This targeting campaign, which is by no means limited to Farah(1), has been particularly disruptive in this vast and chronically undermanned province. The increased attacks on the ANSF, especially against NDS, ANP and ALP at the district level, respond to a precise logic. The insurgents’ objectives appear to be to disrupt the ANSF morale, to limit their movements and their ability and willingness to operate, and to reduce the appeal that joining the security forces may have for the unemployed youth. 
This tactic fitted well with the Taleban’s so-called “economy of forces” strategy put in place last year in response to the overwhelming firepower displayed by NATO troops, which had in many areas severely depleted the insurgents’ ranks. But now NATO has started withdrawing, even if the schedule for the security transition took place at a slow pace compared to other provinces. Six districts – Farah, Anardarah, Bala Boluk, Lash wa Juwayn, Qalah-e Kah and Shib Koh – were transferred to the ANSF in December 2012 and the transition of the remaining is starting only now. The PRT closure is not expected before December 2013, but the overall number of US and Italian troops is already shrinking, as is their level of operativity. Many of the Forward Operating Bases (FOBs) in the districts have been closed and the foreign troops are now almost invisible outside of the remaining bases according to locals interviewed by AAN. 
As in other provinces, attacks against foreign forces have probably not been the priority for insurgents for a while, who have in past faced heavy casualties doing so and who may be better off waiting for them to leave. The ANSF and other government officials, however, are more easily put under pressure through less costly tactics such as opportunist targeted assassinations, IEDs on their routine movements, intimidation of relatives and of communities supportive of government projects, and suicide bombers directed against checkpoints, barracks and recruits. The insurgency, after a year spent focusing on maintaining its grip on rural communities in areas where it had been hit hard by NATO/Afghan military operations in 2010-2011, is now contesting, if not the control of the territory, at least the Afghan government’s ability to make its presence more than symbolic in many rural areas. 
However, the impending withdrawal of NATO ground troops (2) from provinces like Farah, if not backed up by efforts from the Afghan government to fill the eventual security gaps, may embolden the insurgents to assume a more ambitious stance. The vast distances that characterise the province, the Taleban grip on the rural population of many districts and the relative exposure of the provincial capital itself may allow more definitive Taleban gains in the near future. 
Khak-e Safed has long been one of those areas, where insurgents have maintained a strong presence despite repeated efforts to dislodge them – for example, an ALP program mentored by US special forces was launched since an early stage in the district. However, the ALP in the district has been subjected to numerous insurgent attacks, including by infiltrators. Khak-e Safed, whose transition has been announced a few weeks ago, still represents a veritable thorn in the side for the local government. A notorious Taleban commander from the district, Mulla Zakir, reportedly spends most of his time in hiding southwards, often beyond the border in Pakistan, but other field commanders have risen through the insurgent ranks, and they seem to have the same ruthless and radical approach as their boss, as indicated by threats directed at schools in Khak-e Safed and in neighbouring Anardarah last January.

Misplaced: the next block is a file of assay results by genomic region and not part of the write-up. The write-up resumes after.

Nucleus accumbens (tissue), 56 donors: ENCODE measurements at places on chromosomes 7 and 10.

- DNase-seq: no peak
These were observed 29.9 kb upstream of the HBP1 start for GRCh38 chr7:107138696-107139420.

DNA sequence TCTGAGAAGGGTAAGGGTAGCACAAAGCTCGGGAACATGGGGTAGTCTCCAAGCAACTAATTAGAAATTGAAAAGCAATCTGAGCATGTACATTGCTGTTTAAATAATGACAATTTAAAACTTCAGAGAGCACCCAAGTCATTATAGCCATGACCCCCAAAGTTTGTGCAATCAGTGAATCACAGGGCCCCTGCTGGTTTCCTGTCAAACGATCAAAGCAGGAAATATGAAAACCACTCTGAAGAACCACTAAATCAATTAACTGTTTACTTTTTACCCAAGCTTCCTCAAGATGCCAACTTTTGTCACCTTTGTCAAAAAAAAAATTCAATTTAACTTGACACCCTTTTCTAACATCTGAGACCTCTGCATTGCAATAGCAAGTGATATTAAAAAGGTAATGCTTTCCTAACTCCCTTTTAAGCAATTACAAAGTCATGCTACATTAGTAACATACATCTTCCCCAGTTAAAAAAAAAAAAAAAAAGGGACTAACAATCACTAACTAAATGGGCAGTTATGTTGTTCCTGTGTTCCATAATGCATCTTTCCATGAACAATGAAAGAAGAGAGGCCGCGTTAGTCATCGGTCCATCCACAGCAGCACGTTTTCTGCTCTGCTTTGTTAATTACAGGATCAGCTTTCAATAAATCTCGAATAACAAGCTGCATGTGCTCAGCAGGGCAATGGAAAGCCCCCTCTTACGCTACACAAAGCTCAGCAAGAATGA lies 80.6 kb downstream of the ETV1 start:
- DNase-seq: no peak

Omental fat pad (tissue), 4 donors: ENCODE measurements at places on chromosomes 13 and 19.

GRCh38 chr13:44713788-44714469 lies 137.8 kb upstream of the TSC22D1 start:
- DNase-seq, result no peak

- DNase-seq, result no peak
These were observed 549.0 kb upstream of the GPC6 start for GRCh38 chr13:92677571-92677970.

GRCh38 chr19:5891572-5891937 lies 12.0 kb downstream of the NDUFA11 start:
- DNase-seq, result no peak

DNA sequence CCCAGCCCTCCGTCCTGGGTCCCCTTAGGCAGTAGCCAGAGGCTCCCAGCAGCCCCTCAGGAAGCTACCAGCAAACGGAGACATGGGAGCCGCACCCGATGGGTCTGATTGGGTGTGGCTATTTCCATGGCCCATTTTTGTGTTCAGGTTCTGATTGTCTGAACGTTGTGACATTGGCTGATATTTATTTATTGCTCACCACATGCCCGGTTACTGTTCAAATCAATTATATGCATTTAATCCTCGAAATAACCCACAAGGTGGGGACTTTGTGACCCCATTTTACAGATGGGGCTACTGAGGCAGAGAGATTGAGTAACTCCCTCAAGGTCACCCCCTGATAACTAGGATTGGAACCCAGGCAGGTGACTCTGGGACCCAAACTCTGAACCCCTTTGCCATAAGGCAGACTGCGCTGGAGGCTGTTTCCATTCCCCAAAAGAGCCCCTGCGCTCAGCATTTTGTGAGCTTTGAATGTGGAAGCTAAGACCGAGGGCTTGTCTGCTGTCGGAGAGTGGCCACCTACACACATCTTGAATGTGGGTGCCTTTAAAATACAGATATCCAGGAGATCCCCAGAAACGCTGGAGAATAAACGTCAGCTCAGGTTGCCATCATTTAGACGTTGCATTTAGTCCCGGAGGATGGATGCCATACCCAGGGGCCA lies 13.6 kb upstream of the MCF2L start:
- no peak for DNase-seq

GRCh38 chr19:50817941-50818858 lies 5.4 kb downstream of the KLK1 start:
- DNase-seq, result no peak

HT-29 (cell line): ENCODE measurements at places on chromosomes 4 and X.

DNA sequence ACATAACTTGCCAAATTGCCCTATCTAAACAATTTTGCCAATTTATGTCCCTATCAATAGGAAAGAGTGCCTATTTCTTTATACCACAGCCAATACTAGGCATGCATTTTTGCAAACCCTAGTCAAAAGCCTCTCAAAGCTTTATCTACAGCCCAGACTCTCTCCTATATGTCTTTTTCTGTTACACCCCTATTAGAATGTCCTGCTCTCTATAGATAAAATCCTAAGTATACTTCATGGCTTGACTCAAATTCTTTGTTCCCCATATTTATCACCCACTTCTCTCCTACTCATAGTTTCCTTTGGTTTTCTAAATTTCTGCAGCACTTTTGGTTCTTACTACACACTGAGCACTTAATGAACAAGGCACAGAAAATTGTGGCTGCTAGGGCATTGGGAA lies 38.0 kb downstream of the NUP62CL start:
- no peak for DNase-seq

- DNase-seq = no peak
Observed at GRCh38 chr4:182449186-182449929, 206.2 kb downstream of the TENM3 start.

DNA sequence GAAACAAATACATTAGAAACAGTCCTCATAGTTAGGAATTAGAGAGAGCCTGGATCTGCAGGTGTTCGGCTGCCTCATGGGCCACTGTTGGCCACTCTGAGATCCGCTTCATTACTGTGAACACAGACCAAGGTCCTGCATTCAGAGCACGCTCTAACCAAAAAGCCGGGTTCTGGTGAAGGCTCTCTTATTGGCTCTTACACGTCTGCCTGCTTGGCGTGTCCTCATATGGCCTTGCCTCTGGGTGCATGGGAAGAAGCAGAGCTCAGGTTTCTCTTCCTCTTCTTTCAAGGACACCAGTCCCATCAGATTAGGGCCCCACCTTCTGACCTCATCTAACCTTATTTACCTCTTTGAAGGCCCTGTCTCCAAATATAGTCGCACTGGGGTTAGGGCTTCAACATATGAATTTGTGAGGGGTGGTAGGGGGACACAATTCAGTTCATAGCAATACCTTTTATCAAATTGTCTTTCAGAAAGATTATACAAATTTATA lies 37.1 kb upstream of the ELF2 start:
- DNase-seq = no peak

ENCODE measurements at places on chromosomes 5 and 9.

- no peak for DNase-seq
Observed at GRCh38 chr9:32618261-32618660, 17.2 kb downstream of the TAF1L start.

Recently, insurgents from Khak-e Safed and the neighbouring districts seem to have established a strong presence in Diwar-e Sorkh, a hamlet strategically situated between the roads leading from Farah to Shindand and from Farah to the Ring Road, on the border between Khak-e Safed and Posht-e Rud districts. From there, the Taleban are able to operate in both districts and in nearby Bala Boluk, as they linger also dangerously close to Farah city, which is roughly 20 kilometres away. The area is also the district’s main poppy-growing ground. 
In fact, the opium harvest season is giving the local Taleban more opportunities to pick up a fight against the ANSF from an advantage point. On 5 March 2013 they ambushed a joint ANA/ANP eradication party while it was defusing two IEDs placed on the main road leading to Khak-e Safed district centre: the insurgents first exploded a third remote controlled bomb, and then they attacked the ANSF at close range. The battle left two dead per side and ten more wounded among the government forces. The days after, the ANSF had to force their way through in Diwar-e Sorkh, killing four more insurgents in the process and sustaining two casualties. Insurgents additionally exploit the government’s opium eradication campaign waged around this time of year, to gather support from local communities, whose livelihoods, in districts like Khak-e Safed and Bala Boluk, closely depend on opium crops.